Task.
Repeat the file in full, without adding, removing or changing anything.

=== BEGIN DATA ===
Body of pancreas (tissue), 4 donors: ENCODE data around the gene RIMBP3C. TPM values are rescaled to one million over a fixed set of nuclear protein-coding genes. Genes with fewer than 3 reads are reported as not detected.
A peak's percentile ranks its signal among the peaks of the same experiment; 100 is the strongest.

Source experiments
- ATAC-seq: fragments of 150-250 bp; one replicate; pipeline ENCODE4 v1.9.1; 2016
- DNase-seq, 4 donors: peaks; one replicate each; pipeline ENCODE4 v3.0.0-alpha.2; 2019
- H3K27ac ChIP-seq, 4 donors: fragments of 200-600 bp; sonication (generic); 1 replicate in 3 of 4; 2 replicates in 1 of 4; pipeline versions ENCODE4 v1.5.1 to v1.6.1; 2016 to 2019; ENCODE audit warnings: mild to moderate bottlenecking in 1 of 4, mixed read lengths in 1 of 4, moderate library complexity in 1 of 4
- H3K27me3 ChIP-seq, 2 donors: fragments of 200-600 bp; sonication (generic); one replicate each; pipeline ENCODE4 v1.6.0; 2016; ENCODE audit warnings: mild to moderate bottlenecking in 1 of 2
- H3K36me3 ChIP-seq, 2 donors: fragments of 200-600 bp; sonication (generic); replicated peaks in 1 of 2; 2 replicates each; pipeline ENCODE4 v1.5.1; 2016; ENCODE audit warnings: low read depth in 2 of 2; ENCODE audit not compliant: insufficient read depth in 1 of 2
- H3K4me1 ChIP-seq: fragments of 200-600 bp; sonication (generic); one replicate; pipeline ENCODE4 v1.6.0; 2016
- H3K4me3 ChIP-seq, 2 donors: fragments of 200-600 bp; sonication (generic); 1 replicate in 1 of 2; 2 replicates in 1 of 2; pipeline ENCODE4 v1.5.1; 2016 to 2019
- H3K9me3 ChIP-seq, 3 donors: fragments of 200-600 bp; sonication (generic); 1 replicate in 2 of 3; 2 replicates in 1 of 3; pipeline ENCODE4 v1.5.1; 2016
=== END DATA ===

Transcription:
Body of pancreas (tissue), 4 donors: ENCODE data around the gene RIMBP3C. TPM values are rescaled to one million over a fixed set of nuclear protein-coding genes. Genes with fewer than 3 reads are reported as not detected.
A peak's percentile ranks its signal among the peaks of the same experiment; 100 is the strongest.

Source experiments
- ATAC-seq: fragments of 150-250 bp; one replicate; pipeline ENCODE4 v1.9.1; 2016
- DNase-seq, 4 donors: peaks; one replicate each; pipeline ENCODE4 v3.0.0-alpha.2; 2019
- H3K27ac ChIP-seq, 4 donors: fragments of 200-600 bp; sonication (generic); 1 replicate in 3 of 4; 2 replicates in 1 of 4; pipeline versions ENCODE4 v1.5.1 to v1.6.1; 2016 to 2019; ENCODE audit warnings: mild to moderate bottlenecking in 1 of 4, mixed read lengths in 1 of 4, moderate library complexity in 1 of 4
- H3K27me3 ChIP-seq, 2 donors: fragments of 200-600 bp; sonication (generic); one replicate each; pipeline ENCODE4 v1.6.0; 2016; ENCODE audit warnings: mild to moderate bottlenecking in 1 of 2
- H3K36me3 ChIP-seq, 2 donors: fragments of 200-600 bp; sonication (generic); replicated peaks in 1 of 2; 2 replicates each; pipeline ENCODE4 v1.5.1; 2016; ENCODE audit warnings: low read depth in 2 of 2; ENCODE audit not compliant: insufficient read depth in 1 of 2
- H3K4me1 ChIP-seq: fragments of 200-600 bp; sonication (generic); one replicate; pipeline ENCODE4 v1.6.0; 2016
- H3K4me3 ChIP-seq, 2 donors: fragments of 200-600 bp; sonication (generic); 1 replicate in 1 of 2; 2 replicates in 1 of 2; pipeline ENCODE4 v1.5.1; 2016 to 2019
- H3K9me3 ChIP-seq, 3 donors: fragments of 200-600 bp; sonication (generic); 1 replicate in 2 of 3; 2 replicates in 1 of 3; pipeline ENCODE4 v1.5.1; 2016